Mitigating Disease Through Gut Health: Options Today *

Dr Serge Corneillie, Business Development and Technical Director – Japan, South Korea and Aquaculture Asia, Diamond V, Japan

Gut health is determined by three main factors: the intestinal structure (integrity and morphology), the mucosal immunity, and the microbiota. When rearing animals, we try to maximize the absorption of nutrients, and at the same time, try to minimize the intrusion (adherence) of pathogens through the epithelial gut barrier. Hence an intact and active gut lining is essential.

Our biggest challenge in aquaculture is to limit pathogens entering the animals or adhering to the epithelial cells of the gut. Unfortunately, the use of antibiotics is still the most effective way of reducing pathogenic bacteria today. On top of this, antibiotics significantly improve performance.

Vaccines and immune-enhancing products combat pathogens after they break through the epithelial barriers presented by the gut, lungs or gills or skin. Neutralizing, attenuating or inhibiting pathogens whilst they are still in the intestinal lumen or on the gills, or in the animal’s immediate environment before they traverse the epithelial barriers may be a superior approach to reducing disease in animals.

In shrimp culture, one of the most popular alternatives to antibiotics is probiotics. Probiotics are reported to neutralize pathogens by producing antimicrobial compounds, provide signals to host immune systems to enhance immune response and improve the gut environment by producing substances that regulate the biology of other organisms including pathogens. Additionally, they may interfere with the pathobiology of pathogens either via adherence to mucosa preventing pathogen invasion of the host or interfering with nutrient acquisition or use by the pathogen.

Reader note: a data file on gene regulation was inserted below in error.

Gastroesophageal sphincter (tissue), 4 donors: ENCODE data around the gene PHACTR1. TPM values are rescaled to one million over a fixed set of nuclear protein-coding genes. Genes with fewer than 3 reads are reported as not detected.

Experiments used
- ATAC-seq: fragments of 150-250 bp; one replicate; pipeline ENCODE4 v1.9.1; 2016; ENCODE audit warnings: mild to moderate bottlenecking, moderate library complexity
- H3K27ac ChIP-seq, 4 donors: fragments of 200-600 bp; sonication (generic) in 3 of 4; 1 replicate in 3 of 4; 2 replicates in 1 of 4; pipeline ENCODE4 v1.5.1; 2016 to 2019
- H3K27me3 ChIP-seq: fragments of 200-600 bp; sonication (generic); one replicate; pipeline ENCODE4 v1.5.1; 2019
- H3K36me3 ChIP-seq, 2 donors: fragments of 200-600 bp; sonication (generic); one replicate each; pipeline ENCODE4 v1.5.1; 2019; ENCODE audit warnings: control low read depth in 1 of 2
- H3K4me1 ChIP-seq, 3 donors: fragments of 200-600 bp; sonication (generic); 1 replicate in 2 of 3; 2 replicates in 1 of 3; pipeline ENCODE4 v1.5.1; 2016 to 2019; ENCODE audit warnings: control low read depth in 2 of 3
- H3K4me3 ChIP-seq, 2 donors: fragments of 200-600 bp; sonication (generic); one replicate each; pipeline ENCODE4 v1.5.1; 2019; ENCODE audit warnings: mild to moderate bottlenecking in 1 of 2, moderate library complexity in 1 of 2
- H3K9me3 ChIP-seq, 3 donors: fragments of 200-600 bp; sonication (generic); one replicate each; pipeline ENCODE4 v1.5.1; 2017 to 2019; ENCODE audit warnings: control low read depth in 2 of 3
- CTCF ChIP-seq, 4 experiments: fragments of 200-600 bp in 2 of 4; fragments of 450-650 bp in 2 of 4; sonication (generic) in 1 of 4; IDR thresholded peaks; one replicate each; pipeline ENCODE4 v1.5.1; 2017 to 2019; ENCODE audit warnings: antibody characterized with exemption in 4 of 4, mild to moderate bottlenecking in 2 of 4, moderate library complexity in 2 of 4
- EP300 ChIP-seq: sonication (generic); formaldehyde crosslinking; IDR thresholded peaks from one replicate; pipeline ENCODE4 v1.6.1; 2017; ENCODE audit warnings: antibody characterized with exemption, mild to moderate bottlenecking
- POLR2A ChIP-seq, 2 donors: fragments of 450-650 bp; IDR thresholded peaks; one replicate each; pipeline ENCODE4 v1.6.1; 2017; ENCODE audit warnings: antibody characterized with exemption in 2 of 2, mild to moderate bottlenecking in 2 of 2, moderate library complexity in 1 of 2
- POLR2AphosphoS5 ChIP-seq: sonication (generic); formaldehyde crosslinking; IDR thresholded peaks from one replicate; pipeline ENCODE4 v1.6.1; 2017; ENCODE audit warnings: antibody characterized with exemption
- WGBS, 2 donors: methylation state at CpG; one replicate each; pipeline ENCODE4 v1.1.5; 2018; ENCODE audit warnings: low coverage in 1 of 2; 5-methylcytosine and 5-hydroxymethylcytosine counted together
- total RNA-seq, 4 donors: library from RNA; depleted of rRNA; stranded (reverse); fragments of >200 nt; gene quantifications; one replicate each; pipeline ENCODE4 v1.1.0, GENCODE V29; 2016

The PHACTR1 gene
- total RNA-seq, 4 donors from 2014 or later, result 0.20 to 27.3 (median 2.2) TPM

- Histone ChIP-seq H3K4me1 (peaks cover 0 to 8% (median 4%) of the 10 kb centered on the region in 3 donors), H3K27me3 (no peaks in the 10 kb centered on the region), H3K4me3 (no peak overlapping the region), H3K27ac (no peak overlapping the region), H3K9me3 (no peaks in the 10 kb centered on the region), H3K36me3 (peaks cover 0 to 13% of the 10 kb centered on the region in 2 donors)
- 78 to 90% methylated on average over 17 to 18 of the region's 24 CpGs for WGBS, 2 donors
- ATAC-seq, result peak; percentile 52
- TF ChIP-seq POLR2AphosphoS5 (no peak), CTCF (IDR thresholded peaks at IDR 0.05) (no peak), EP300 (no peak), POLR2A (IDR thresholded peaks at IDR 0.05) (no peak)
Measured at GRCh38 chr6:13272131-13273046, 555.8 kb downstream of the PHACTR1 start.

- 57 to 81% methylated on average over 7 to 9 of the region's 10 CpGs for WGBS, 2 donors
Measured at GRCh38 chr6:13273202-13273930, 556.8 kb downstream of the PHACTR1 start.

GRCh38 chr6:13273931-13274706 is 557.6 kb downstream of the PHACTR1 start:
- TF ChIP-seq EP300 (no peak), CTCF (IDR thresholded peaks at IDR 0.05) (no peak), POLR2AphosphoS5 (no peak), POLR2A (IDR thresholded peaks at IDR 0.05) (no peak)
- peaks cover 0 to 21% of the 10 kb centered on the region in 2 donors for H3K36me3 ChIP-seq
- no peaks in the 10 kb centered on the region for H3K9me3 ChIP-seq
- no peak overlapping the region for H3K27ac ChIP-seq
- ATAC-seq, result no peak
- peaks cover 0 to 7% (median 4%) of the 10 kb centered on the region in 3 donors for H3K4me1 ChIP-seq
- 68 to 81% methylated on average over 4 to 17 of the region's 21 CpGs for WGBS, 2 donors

SCFA, especially butyric acid, has a remarkable array of colonic health-promoting and antineoplastic properties: it is the preferred energy source for colonocytes, it maintains mucosal integrity and it suppresses inflammation and carcinogenesis in humans through effects on immunity, gene expression and epigenetic modulation. The importance of butyrate in human health and animal nutrition is more and more understood.

Essential oils (EOs) have received attention in recent years as potential ‘natural’ alternatives for replacing antibiotic growth promoters (AGPs) in animal diets due to their positive impact on growth performance, gut microbiota and welfare.

Fermented yeasts have made a major breakthrough in the poultry industry in USA in the last 5 years as they show a strong capacity to reduce pathogens in the intestinal tract. Fermented yeasts also halve the virulence of the pathogens (Vibrio in shrimp) and reverses antibiotic resistance of the pathogens.

It is important to note that for many of the feed additives to be effective, certain conditions must pertain. The products need to get through challenges presented by the digestive system against getting the materials where they are needed – usually the intestine. The digestion system’s very purpose is to break down complex biological materials to low molecular weight amino acids, organic acids and sugars, likely destroying much of the activity of a product. The low PH of the stomach and intense enzymatic activity there can destroy or degrade many products before they can reach and influence the gut lumen.

Clearly gut health is a crucial concept to obtain best results in farming but we need much more research to find the best product, the optimal dose and even best combination of products.

*Co-authors: Victor Nsereko and John Peloquin, Diamond V, Japan.